Many people are not familiar with the internationally recognized Egyptian Free Jazz Ensemble, which was active for most of the second half of the 20th century. Even fewer people know that Louis Armstrong, Duke Ellington and Dizzy Gillespie – three of the best jazz musicians of all time – visited Egypt to perform and meet local artists, including the Free Jazz Ensemble founded by the famous composer. and drummer Salah Ragab.
“Not many people know that jazz music was a really important part of Egyptian musical culture in the 20th century,” says Amr Salah, a professional Egyptian jazz musician who recalls a prominent dance scene that revolved around the jazz. Sadly, this is a genre that has been somewhat lost due to poor documentation of events, as well as the continued exodus. [of musicians] since 1952.
Although the popularity of jazz has suffered somewhat, those who remember it and still play, namely students of former great Egyptians and Westerners, are extremely passionate about the genre and hope to revive jazz culture.
This is why in 2009, Salah founded both the Jazz Society of Egypt and the Cairo Jazz Festival – two essentials of the current Egyptian jazz scene – to wave a flag and bring together jazz lovers, old and new.
The Egyptian Jazz Society still does not have a seat, so the focus has been on using social media and internet platforms to bring people together and attempt to re-cultivate a local scene.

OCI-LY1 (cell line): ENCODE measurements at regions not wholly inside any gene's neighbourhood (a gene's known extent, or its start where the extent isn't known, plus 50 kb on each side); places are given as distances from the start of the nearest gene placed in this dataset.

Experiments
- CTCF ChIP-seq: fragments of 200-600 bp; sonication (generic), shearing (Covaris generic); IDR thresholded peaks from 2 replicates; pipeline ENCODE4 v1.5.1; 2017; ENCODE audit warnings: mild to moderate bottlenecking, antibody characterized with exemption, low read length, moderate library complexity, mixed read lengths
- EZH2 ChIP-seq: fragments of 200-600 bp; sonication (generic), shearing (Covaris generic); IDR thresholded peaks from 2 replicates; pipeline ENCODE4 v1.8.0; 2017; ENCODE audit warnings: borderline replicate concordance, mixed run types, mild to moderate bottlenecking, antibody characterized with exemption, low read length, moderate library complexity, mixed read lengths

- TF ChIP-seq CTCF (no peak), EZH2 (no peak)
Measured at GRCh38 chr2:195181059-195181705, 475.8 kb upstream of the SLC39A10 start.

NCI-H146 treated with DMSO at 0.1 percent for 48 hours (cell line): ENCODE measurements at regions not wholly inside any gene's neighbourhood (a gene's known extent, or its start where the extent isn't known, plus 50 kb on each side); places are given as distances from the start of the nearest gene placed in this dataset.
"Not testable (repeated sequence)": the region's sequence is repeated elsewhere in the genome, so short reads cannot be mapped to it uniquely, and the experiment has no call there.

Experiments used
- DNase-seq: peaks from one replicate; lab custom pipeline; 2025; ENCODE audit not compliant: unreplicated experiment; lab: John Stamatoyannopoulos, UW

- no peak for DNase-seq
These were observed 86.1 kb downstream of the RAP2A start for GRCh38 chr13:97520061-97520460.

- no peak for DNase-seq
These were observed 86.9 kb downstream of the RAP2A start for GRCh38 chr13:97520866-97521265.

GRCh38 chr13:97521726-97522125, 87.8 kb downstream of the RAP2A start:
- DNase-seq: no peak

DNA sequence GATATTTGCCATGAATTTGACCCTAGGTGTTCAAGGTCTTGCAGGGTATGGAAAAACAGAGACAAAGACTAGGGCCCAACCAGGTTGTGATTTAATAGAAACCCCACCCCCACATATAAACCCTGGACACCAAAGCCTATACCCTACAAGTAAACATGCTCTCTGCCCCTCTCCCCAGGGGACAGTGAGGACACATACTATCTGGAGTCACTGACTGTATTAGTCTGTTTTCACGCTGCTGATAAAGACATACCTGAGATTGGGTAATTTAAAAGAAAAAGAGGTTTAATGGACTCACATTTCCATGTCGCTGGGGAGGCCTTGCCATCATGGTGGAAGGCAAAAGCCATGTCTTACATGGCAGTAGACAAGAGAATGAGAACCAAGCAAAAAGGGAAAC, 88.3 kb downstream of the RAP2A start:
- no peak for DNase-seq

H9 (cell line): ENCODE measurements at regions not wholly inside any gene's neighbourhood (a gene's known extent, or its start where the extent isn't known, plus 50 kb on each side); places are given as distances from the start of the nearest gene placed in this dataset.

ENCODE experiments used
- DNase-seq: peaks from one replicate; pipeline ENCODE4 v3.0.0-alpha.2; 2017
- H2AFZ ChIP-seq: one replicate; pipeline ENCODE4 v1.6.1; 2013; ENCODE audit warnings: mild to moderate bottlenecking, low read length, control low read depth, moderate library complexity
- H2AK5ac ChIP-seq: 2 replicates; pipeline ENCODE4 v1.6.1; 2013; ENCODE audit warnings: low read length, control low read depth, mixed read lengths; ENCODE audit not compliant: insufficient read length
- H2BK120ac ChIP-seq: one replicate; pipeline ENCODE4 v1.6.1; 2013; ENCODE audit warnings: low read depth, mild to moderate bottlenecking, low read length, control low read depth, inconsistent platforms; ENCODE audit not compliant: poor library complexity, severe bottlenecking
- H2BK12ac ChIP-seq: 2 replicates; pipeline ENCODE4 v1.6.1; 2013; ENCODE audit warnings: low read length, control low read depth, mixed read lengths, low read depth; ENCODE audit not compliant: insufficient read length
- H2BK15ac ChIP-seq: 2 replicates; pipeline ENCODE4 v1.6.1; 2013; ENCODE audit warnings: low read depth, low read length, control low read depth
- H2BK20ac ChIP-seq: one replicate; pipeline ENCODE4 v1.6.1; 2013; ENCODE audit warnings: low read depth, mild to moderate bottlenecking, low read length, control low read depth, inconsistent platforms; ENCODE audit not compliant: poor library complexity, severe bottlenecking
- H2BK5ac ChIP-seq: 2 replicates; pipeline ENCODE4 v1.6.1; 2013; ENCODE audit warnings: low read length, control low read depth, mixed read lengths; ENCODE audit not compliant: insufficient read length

The president of the company, Ahmed Harfoush, said that one of the most important parts of this is to create awareness and accessibility, and to provide educational programs for those who are curious about the genre.
“We offer lectures and classes, provide access to music and also organize screenings of documentaries on jazz,” says Harfoush, who is also the lead singer of the local jazz group. The riff band.
In June, the company hosted “The Jazz Biopic Week,” a documentary series featuring famous jazz musicians such as Charlie Parker and Nat King Cole, at the Darb 1718 Cultural Center, accompanied by talks with Harfoush.
But the society is also thinking bigger, as its members lobby the education ministry to at least have jazz mentioned in school curricula, both as an art and as part of the story. They also aligned themselves with the Musicians’ Union. But Harfoush says it does more harm than good because the union usually seeks money from musicians.
“We have tried to develop our own union with equal rules and standards. But the musicians are still not united in Egypt, which is what we are also working on, ”he says. “Basically we are trying from all angles to transform jazz from nothing into a normal, accessible part of Egyptian culture.”
But society members and jazz musicians say the greatest success has been bringing jazz fans together to meet, jam and form groups, which ultimately led to an increase in live performances. across the country, with greater attendance at concerts – the biggest event being the annual Cairo Jazz Festival held in March at El Sawy Culture Wheel.
“I’ve been really impressed with both the turnout and the performances this year, which means the scene is growing and the efforts are paying off,” said Adam Miller, a graduate of Berklee College of Music in the US. United who performed as part of the Adam Miller Group at this year’s festival.